Wednesday, July 22, 2015

Nikon ME-W1 Review

Nikon's ME-W1 is an affordable wireless microphone that has some interesting options. The device works by BlueTooth and has a transmitter with an omni-directional microphone; both transmitter and receiver have input ports for hooking up other microphones to the apparatus. It's a promising option for the hobbyist, but does it deliver?

Sunday, July 19, 2015

Fujifilm X-T1 vs Nikon D7200

Fujfilm X-T1

Time for a check-up. Fujifilm's X-Trans sensor was introduced back in 2012 and allowed for a 16mp APS-C sensor to punch above its weight in terms of image quality. If you took a X-Pro1 when it first came out, there was something about it that made it stand out from the the Nikon D7000... and a case could be made that it could stand its ground against the 1st generation of APS-C sensors from the likes of the Sony NEX-7 and Nikon D3200.

However, amongst enthusiasts, the benefits of the image output was contentious depending on who you talked to, but amongst the general population the X-Trans sensor is a crowd pleaser. Since then, there have been several iterations of higher resolution 24mp sensors from the competition, whereas X-Trans has remained at 16mp. If it were purely about the numbers, it would be one story, but when it comes to image quality it is never that simple.

Thursday, July 9, 2015

So You Want to buy a Leica: A Beginner's Guide to the M240

Leica M240, 35mm Summilux and Ona Berlin messenger bag

One does not simply walk into a Leica store.

Unless you are a person of means, buying a Leica M camera is usually not an easy decision. There are many reasons to own one; some of them aren't particularly good or beneficial to your wallet. If you can get past the shortcomings, then you can arrive at a place where you no longer need to justify having one; you simply enjoy it. Yes, that means a Leica M is an indulgence. The extravagance isn't that the camera is merely expensive, it's that it is expensive in an impractical way. Nobody needs a Rolex, but that doesn't stop many from appreciating them. A Ferrari is obviously under-used when it is crawling through city traffic, but that won't stop people from turning their heads when one goes by. The same applies to Leica cameras: everybody has their indulgence and if you are photographer, this might be yours.

Wednesday, July 1, 2015

Canon EOS 5Ds vs Nikon D810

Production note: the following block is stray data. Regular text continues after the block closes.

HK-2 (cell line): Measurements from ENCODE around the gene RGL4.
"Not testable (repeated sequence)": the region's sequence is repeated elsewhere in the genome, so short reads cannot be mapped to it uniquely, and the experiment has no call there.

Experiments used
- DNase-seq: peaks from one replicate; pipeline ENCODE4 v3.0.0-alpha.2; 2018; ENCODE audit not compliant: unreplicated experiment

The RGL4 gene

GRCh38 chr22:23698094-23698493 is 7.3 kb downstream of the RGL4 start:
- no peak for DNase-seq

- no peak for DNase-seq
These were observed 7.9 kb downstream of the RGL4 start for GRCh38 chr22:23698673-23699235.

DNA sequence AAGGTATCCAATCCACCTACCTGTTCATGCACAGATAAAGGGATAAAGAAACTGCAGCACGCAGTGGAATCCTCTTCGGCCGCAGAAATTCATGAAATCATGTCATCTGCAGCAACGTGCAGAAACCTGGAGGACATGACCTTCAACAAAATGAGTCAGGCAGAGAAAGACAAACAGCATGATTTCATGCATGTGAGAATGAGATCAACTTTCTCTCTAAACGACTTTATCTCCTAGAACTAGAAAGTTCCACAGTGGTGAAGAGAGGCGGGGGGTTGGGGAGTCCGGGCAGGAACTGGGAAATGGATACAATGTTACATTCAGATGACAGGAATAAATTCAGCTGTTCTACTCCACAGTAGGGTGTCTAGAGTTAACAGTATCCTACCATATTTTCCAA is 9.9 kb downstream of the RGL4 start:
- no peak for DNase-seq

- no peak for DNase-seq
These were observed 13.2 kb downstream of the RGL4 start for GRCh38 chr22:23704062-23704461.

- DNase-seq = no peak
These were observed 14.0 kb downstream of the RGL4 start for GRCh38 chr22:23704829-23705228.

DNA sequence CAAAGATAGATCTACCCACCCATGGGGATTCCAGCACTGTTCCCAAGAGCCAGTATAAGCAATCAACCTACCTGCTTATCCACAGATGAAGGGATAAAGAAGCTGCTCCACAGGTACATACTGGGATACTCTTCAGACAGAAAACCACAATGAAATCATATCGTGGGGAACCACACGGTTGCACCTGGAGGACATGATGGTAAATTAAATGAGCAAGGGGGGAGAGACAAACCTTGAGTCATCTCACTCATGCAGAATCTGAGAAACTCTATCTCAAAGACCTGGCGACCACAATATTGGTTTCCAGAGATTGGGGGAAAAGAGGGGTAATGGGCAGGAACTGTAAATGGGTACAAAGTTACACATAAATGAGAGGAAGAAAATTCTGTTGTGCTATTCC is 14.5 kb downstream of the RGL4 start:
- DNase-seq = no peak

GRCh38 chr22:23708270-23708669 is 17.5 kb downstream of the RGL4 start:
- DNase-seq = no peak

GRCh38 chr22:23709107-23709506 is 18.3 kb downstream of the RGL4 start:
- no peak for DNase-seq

Left: Canon EOS 5Ds   Right: Nikon D810

There's a phrase that is used every so often around here, and that would be "beyond the scope of this blog". As in "getting the best out of the Canon 5Ds and the Nikon D810 are beyond the scope of this blog". If you know why you need one or the other of these cameras you likely will have decided by now; otherwise, if you have to ask, you probably don't need either. Nonetheless, lets see how the very best stack up against one another.

Wednesday, June 17, 2015

Leica Q (Type 116) Review

Leica Q (Type 116)

While the classic M camera is an enduring given for Leica, the German company has been quite adventurous with expansion into new niches outside of its traditional mainstay. They have gone higher to the S medium format series, but more often than not Leica has ventured lower to more accessible luxury. If the M is for the 1%, cameras like the X and T series are for the aspirational 19% that follow. However, nothing seems to endure like the M; the forays into accessible luxury always seem temporary at best. With the D-Lux and V-Lux cameras, it is very plainly about reaching as large a mass market as tolerable for a premium luxury brand. The X series was innovative at the time of its introduction, but as larger sensor cameras have becomes the normal, Leica has had to look higher to differentiate themselves from the mass market. The Leica T fits that bill, but is so innovative it's quite a bit off the beaten path.

To be perfectly honest, all of the downmarket forays have had to deal with the stigma of not being "real Leica's"; the fact that they aren't always made with the latest technology hasn't helped matters. However, that's not the point; for the users of these cameras, it's about the enjoyment of the camera rather than about outright perfection.